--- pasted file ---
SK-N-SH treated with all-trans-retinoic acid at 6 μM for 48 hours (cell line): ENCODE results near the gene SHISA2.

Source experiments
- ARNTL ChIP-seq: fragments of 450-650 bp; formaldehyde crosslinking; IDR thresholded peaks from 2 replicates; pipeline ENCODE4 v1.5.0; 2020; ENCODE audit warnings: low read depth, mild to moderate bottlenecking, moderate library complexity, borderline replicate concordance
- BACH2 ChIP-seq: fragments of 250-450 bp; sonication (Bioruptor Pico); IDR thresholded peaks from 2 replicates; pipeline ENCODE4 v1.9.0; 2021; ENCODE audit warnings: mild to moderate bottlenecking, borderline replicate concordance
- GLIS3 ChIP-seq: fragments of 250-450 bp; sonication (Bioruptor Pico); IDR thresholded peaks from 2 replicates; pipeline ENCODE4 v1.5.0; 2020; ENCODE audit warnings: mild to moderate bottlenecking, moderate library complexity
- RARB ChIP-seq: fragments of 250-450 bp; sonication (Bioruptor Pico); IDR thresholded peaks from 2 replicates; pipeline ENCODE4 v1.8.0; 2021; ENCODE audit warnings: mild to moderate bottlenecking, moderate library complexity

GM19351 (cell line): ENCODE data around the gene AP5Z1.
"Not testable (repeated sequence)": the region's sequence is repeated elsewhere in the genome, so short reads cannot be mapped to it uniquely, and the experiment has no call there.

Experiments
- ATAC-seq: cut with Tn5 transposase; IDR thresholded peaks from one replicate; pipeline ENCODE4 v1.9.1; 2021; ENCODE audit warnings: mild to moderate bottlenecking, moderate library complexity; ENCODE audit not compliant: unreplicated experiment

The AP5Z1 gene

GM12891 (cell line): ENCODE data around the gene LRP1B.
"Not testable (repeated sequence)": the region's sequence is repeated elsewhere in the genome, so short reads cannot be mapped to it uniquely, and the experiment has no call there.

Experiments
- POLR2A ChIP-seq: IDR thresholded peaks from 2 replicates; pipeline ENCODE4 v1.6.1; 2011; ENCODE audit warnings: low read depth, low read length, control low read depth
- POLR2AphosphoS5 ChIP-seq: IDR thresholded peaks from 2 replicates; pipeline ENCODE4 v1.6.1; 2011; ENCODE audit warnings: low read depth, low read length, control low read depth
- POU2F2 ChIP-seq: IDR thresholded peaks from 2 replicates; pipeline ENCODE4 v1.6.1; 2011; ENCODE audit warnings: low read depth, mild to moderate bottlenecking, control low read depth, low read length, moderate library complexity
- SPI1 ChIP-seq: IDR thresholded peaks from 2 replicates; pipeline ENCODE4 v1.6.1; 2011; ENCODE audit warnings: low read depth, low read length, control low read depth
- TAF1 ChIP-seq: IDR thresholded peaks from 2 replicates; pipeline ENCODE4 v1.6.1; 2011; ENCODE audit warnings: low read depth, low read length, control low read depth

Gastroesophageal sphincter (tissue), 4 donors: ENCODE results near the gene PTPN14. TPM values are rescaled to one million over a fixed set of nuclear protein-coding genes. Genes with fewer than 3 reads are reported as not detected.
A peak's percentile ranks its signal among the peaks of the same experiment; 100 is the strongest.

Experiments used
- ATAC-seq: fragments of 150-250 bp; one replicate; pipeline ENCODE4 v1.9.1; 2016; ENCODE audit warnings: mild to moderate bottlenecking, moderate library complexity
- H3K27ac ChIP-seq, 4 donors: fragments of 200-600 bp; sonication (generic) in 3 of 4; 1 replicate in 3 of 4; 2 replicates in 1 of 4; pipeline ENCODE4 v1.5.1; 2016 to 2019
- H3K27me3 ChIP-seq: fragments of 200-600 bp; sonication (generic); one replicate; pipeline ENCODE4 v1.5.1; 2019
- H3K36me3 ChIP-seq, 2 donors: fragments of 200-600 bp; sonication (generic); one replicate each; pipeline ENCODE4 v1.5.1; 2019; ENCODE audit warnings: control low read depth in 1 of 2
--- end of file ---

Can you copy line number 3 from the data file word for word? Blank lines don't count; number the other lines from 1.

- ARNTL ChIP-seq: fragments of 450-650 bp; formaldehyde crosslinking; IDR thresholded peaks from 2 replicates; pipeline ENCODE4 v1.5.0; 2020; ENCODE audit warnings: low read depth, mild to moderate bottlenecking, moderate library complexity, borderline replicate concordance